According to the study commissioned by cloud accounting software provider Intuit, more than 500,000 Australians are involved in startup activity at any point in time, but many of them are not as knowledgable as they should be when it comes to managing their business finances.
The study of 400 startup owners, undertaken by Galaxy Research, quizzed the entrepreneurs on key accounting concepts like the role of the balance sheet, accruals and depreciation, and how to improve short-term cashflow – but only a few scored highly, while the majority (58%) didn’t pass the test:
• Just four in 10 (42%) managed to score 5 out of 10 or more
• One in 10 (8%) could not answer any questions correctly
• 12% scored only one out of 10
• Only 3% of startup owners answered all questions correctly
• Men outscored women, with 48% passing compared to 38% of women
• Gen Y startups proved least financially savvy – just a quarter (26%) passed, compared to 4 in 10 (44% ) Gen Xs and 6 in 10 (63%) Baby Boomers
• The majority could not correctly identify the role of a balance sheet (65%) or define accruals (70%)
• Only around half (56%) identified that depreciation does not affect the cash position of the business and two thirds (64% ) knew that collecting receivables on time improves the short-term cashflow of a business
According to Intuit Australia Managing Director Nicolette Maury, the findings highlighted the need for more support for the nation’s entrepreneurs.
“According to the Australian Bureau of Statistics, around one in four startups close their doors in the first year and only half make it through their third. However, with a solid financial foundation, we know budding talent can build stronger, more resilient businesses that will stand the test of time and help build a prosperous economy.”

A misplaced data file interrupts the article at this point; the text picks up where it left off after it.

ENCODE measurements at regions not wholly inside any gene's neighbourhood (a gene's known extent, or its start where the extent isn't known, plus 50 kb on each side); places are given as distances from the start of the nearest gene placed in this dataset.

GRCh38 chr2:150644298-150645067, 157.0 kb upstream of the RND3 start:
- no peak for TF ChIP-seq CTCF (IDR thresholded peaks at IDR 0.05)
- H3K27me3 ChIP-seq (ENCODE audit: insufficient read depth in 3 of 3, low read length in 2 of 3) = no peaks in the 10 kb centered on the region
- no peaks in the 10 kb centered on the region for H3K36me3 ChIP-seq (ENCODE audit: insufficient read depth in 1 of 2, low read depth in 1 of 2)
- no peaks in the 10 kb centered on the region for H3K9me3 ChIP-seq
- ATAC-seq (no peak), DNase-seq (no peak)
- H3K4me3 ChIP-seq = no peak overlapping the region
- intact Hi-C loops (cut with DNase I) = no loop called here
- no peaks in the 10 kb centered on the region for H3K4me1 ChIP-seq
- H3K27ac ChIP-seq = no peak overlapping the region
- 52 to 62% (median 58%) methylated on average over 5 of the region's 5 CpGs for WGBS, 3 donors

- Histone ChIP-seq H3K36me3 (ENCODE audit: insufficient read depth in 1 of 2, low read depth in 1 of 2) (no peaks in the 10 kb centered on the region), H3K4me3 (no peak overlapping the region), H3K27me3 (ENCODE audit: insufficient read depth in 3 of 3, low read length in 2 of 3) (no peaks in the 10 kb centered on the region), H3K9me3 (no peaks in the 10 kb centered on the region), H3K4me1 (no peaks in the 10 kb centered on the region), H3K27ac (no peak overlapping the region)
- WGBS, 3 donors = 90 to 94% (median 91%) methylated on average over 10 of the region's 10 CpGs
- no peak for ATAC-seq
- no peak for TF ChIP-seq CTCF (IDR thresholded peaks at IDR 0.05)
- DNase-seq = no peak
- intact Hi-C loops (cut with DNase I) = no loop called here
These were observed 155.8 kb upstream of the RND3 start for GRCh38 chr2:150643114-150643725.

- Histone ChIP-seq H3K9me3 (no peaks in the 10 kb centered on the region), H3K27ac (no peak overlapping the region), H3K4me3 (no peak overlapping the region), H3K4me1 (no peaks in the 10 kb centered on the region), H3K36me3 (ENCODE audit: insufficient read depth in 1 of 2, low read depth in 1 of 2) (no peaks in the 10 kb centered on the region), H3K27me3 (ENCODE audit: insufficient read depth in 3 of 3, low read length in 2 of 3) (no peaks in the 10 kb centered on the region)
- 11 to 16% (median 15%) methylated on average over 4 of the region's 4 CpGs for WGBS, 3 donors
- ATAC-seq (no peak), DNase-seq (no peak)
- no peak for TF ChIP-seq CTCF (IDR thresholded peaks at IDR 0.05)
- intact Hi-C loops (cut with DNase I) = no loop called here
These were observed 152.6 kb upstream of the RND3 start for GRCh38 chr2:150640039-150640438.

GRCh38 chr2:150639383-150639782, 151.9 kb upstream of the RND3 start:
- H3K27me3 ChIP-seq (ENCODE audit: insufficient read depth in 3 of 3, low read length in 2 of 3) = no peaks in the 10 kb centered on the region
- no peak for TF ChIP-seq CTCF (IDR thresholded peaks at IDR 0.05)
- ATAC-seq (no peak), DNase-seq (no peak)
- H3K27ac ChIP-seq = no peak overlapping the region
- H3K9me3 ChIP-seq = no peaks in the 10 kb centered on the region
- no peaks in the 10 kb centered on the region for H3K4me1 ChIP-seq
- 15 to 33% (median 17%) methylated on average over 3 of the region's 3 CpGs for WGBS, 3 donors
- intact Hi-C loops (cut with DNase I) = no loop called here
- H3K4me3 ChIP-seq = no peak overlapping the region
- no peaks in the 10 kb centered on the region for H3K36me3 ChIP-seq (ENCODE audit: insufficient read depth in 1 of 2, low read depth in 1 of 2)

As part of the Intuit study, startups were asked to rate their own financial management skills and outline how they manage their accounts.
It reveals that just one in 10 (12%) of business owners claim to have a thorough understanding of their finances and only four in 10 (40%) believe their business is well managed – and most (60%) recognise they could do a better job with their finances.
The study also found that a quarter (25%) of business owners admitted they should pay more attention to their finances, while 16% claim they don’t pay much attention to managing their finances as it tends to take care of itself, and 2 in 10 (19%) look after their business finances even though there is a lot they don’t understand.
Half of startups (53%) are keeping their own financial records up to date and preparing their BAS, even though 4 in 10 (40% ) only have a basic understanding of finances. Two in 10 (19%) use an external accountant and one in 10 (12%) employ a bookkeeper or finance manager.
Maury says it is of significance that among those who failed Intuit’s financial skills test, half (51%) prepare their own BAS, confirming that “many are yet to discover and use the wide range of affordable, easy-to-use online financial management solutions, including cloud-based software”.
“Most startups still use time consuming and error prone methods to manage their finances including spreadsheets (42%) and manual methods such as ledgers, and even pen and paper (22%). Just 13% use desktop software and 9% use cloud-based accounting software.
“Intuit QuickBooks Online enables startups to run their business from wherever they are and get the insights they need in real time to make informative business decisions.”
Maury says that that Intuit - the national sponsor of Startup Weekend Australia - has long-term plans for boosting financial fitness including developing a Financial Fitness Bootcamp program that would provide resources and expertise for entrepreneurs and would run at selected Startup Weekend Australia events.